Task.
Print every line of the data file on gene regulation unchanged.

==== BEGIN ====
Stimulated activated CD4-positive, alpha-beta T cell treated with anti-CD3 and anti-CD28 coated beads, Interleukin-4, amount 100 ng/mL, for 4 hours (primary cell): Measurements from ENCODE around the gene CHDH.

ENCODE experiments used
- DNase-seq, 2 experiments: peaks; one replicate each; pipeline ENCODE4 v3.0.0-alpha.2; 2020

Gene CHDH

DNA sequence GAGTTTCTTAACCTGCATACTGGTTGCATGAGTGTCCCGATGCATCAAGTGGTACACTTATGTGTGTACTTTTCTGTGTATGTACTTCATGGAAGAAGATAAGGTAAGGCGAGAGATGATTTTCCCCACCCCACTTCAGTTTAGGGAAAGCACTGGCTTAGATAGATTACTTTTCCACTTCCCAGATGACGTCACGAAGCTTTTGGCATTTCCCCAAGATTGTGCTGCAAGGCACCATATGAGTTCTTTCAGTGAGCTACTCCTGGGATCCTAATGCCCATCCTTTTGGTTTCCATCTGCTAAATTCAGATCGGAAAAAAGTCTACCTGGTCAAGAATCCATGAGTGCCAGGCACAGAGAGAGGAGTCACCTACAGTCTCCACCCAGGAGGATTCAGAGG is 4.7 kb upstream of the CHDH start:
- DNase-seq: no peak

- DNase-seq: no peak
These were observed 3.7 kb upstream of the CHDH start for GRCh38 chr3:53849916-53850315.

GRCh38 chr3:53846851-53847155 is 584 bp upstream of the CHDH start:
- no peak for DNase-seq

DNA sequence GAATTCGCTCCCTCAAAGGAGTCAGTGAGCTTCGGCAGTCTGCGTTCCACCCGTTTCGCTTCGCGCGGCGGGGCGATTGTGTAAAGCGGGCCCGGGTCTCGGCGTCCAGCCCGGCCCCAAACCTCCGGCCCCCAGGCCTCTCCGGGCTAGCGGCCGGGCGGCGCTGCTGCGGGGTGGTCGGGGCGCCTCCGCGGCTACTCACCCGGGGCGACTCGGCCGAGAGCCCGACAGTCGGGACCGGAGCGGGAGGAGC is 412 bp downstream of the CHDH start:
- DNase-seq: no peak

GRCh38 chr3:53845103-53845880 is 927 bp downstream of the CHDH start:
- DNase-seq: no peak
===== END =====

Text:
Stimulated activated CD4-positive, alpha-beta T cell treated with anti-CD3 and anti-CD28 coated beads, Interleukin-4, amount 100 ng/mL, for 4 hours (primary cell): Measurements from ENCODE around the gene CHDH.

ENCODE experiments used
- DNase-seq, 2 experiments: peaks; one replicate each; pipeline ENCODE4 v3.0.0-alpha.2; 2020

Gene CHDH

DNA sequence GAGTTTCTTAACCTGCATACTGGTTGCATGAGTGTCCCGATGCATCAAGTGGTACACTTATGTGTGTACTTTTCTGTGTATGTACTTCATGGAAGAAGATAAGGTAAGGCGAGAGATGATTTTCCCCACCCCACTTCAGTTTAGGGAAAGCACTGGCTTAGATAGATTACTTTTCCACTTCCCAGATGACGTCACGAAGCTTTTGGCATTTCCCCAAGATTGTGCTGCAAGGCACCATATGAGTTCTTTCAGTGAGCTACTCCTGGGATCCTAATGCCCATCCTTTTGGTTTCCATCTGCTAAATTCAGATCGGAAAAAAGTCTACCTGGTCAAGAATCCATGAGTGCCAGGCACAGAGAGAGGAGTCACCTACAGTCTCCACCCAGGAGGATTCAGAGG is 4.7 kb upstream of the CHDH start:
- DNase-seq: no peak

- DNase-seq: no peak
These were observed 3.7 kb upstream of the CHDH start for GRCh38 chr3:53849916-53850315.

GRCh38 chr3:53846851-53847155 is 584 bp upstream of the CHDH start:
- no peak for DNase-seq

DNA sequence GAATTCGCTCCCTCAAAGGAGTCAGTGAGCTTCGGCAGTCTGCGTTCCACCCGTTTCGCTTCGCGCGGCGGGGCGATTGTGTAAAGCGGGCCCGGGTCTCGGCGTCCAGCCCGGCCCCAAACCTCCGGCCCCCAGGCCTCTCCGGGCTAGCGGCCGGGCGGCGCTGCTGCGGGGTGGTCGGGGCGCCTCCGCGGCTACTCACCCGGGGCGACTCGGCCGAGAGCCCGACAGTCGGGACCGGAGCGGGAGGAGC is 412 bp downstream of the CHDH start:
- DNase-seq: no peak

GRCh38 chr3:53845103-53845880 is 927 bp downstream of the CHDH start:
- DNase-seq: no peak